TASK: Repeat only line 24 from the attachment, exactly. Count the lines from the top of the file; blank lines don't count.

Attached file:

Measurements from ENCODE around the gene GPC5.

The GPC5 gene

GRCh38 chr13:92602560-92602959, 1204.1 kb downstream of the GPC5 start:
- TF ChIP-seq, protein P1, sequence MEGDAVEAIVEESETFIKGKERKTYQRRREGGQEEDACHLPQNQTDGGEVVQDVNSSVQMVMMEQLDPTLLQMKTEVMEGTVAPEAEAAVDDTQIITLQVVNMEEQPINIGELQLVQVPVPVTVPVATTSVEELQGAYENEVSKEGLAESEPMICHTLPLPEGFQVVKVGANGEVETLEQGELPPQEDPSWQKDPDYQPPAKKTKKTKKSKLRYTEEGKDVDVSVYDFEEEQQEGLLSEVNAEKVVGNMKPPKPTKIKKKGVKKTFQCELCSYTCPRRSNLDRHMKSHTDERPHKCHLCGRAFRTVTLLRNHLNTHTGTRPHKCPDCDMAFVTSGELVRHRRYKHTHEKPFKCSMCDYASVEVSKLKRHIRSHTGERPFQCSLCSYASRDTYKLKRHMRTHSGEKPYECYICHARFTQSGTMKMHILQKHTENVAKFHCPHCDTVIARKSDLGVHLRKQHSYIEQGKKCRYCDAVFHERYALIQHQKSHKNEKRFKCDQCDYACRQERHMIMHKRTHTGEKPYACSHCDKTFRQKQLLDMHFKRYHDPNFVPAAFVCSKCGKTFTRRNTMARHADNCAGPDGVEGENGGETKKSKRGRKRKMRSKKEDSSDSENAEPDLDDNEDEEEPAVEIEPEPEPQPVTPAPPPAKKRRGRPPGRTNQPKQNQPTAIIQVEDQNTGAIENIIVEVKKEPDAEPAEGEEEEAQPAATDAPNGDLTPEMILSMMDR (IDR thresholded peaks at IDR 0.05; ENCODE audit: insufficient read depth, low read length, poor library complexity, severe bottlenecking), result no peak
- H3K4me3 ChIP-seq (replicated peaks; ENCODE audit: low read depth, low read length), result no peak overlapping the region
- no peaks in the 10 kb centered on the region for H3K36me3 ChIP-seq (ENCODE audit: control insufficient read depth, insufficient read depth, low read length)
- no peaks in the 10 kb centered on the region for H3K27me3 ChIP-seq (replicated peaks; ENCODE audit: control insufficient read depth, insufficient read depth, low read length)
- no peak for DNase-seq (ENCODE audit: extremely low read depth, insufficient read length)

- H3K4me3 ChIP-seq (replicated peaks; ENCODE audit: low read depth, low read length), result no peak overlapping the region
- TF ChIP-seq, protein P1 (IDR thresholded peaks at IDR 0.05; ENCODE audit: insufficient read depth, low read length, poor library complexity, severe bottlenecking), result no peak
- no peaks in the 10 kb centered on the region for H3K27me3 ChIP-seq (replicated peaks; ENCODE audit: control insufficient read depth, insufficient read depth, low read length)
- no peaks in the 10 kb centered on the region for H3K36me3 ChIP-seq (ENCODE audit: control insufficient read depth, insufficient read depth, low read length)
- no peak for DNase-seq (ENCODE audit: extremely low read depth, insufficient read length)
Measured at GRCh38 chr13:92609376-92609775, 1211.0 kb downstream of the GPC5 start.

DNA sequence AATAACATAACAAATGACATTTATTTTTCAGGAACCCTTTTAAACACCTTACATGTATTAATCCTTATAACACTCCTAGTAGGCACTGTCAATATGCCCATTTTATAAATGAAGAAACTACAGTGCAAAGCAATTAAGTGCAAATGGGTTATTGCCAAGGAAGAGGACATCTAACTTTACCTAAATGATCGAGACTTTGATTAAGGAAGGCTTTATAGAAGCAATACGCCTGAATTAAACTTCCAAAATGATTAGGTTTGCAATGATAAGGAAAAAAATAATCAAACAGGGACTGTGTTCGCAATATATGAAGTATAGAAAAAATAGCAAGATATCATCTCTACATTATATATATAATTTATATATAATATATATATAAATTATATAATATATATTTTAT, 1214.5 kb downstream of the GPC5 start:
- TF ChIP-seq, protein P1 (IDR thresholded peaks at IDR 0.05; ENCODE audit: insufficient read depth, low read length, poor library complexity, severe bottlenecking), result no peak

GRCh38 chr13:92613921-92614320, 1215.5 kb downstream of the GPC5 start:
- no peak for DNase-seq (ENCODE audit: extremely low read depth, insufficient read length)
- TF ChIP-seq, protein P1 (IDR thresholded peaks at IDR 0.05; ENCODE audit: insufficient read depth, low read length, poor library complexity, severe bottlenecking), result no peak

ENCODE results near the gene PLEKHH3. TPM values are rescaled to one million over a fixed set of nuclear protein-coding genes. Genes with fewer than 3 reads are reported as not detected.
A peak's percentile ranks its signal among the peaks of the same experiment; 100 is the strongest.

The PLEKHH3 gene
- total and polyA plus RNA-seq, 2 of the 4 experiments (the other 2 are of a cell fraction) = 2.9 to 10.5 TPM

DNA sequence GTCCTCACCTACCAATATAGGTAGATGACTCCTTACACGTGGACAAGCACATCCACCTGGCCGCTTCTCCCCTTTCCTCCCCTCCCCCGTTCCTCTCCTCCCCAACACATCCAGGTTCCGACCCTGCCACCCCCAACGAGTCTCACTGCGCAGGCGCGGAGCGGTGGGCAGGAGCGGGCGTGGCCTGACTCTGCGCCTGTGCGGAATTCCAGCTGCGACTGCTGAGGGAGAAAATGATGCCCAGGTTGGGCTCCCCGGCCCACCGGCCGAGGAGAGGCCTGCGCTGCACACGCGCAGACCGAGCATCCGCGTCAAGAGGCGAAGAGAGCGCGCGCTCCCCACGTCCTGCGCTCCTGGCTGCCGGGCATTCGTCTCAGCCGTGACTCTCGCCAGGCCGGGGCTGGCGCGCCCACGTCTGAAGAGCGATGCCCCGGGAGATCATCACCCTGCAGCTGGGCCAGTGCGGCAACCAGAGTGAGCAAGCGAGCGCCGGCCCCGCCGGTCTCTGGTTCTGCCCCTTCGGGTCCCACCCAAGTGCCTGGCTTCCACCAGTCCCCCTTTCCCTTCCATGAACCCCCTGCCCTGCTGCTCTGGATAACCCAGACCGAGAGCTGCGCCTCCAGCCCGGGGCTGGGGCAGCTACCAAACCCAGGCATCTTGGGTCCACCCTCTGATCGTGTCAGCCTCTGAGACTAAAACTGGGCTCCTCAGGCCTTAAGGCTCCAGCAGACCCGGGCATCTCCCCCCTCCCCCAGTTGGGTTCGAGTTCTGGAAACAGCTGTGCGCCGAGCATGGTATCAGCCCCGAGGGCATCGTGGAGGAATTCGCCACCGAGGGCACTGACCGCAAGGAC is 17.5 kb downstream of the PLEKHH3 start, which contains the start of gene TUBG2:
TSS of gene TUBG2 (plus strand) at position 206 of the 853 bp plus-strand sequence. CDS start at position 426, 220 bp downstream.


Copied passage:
DNA sequence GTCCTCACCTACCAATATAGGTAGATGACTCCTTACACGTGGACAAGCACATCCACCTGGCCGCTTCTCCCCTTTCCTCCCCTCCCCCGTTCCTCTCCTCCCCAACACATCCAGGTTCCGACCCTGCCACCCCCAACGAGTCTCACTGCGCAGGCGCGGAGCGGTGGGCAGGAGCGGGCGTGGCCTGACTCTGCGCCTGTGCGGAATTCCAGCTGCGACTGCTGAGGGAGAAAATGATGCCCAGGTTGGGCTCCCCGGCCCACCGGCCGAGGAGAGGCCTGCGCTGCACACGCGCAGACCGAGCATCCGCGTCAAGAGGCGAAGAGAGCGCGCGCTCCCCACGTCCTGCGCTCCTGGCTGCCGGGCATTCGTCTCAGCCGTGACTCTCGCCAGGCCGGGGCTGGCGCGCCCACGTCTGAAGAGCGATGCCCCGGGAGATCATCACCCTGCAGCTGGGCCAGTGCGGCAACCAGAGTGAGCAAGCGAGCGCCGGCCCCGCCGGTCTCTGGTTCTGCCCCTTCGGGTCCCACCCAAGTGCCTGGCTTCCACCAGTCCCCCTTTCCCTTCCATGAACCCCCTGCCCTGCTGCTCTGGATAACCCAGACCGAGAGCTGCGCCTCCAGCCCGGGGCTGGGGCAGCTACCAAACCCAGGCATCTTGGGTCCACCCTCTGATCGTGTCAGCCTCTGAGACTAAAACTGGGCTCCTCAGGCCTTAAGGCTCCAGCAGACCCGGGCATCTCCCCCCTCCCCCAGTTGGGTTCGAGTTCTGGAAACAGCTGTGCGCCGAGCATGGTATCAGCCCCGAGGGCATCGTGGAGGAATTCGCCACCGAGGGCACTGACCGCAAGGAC is 17.5 kb downstream of the PLEKHH3 start, which contains the start of gene TUBG2: